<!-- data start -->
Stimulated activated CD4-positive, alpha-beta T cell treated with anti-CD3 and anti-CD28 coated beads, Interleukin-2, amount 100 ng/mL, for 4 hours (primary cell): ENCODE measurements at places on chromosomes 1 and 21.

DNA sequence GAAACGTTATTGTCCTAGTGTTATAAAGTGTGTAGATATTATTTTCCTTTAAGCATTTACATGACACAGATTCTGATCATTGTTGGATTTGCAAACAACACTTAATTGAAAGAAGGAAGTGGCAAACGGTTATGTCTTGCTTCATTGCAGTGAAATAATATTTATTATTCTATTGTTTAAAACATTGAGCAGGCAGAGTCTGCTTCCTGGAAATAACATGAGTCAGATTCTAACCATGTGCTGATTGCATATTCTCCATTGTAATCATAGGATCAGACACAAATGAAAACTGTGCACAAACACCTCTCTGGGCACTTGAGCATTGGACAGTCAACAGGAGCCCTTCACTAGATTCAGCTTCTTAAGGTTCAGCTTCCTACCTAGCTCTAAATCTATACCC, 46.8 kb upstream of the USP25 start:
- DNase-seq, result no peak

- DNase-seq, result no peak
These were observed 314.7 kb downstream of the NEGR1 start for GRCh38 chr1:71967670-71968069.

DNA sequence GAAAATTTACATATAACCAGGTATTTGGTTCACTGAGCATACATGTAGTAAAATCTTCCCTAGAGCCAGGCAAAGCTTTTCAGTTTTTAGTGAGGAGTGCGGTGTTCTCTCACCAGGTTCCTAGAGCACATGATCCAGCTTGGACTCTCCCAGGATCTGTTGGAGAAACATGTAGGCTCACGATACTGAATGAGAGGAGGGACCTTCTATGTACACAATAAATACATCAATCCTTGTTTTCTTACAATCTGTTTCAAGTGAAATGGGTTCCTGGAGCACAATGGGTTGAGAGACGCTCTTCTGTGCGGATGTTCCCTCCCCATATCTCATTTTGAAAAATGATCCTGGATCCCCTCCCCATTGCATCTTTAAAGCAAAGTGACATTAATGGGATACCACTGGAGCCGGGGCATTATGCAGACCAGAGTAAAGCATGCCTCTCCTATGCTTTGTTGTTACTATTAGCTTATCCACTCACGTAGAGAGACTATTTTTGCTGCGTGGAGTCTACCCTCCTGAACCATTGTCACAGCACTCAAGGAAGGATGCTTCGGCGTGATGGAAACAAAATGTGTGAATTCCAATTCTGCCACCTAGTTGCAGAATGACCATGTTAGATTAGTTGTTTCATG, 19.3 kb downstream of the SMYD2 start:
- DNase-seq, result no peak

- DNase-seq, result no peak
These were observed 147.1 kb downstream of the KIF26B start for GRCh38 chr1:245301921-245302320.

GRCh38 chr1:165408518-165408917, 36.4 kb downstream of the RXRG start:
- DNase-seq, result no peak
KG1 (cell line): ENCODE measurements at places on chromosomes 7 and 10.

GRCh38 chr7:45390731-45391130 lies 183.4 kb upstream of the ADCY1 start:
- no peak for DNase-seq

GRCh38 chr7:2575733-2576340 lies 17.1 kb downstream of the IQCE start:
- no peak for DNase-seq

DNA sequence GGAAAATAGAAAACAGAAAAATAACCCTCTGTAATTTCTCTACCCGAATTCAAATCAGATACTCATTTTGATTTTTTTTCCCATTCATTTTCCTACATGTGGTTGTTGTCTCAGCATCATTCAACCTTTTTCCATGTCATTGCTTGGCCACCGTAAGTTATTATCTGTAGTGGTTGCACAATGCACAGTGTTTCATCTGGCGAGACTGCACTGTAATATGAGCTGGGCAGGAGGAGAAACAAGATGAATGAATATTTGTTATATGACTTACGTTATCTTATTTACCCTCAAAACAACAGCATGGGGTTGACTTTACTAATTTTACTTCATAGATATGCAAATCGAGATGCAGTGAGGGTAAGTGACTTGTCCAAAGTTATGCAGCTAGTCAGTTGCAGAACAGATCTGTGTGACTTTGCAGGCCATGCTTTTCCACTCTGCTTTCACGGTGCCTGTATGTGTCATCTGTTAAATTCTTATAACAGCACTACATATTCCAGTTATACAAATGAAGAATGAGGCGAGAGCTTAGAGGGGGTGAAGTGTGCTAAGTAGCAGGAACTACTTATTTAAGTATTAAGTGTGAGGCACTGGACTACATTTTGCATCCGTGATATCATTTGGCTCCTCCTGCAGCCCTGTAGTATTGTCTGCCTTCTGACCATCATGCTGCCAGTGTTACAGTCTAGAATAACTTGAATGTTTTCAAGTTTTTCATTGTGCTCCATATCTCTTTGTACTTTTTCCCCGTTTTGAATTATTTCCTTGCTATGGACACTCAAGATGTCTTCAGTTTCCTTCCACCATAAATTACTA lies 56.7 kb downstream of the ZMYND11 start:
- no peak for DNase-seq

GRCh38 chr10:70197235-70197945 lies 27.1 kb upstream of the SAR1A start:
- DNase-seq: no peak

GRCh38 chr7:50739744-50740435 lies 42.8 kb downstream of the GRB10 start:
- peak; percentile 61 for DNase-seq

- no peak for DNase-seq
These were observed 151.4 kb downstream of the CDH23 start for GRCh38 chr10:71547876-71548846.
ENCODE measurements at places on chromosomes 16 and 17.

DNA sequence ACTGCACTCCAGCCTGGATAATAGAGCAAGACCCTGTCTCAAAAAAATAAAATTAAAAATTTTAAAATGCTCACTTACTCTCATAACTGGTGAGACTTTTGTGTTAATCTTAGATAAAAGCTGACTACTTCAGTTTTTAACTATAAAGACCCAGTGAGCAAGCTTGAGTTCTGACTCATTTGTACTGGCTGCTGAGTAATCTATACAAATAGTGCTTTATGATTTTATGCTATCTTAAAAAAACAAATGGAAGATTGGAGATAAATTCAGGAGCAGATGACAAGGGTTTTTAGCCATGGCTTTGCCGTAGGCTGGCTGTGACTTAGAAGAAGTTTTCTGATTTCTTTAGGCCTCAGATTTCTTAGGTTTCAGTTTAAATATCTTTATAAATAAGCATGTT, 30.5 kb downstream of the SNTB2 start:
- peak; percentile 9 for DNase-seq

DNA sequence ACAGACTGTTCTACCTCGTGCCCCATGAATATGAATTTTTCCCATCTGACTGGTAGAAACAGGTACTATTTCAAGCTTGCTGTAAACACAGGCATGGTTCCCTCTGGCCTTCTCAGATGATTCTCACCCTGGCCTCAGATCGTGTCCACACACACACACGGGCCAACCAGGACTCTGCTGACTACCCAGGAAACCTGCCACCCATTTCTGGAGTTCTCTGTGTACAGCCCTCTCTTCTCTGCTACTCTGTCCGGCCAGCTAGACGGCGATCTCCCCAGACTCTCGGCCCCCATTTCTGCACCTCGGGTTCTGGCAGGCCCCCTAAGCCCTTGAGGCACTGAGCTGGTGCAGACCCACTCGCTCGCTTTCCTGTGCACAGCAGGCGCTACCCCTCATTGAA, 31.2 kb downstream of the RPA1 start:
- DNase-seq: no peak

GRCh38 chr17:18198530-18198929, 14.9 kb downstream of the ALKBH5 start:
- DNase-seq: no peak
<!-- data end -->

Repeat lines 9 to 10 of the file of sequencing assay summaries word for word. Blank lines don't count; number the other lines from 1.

These were observed 147.1 kb downstream of the KIF26B start for GRCh38 chr1:245301921-245302320.

GRCh38 chr1:165408518-165408917, 36.4 kb downstream of the RXRG start: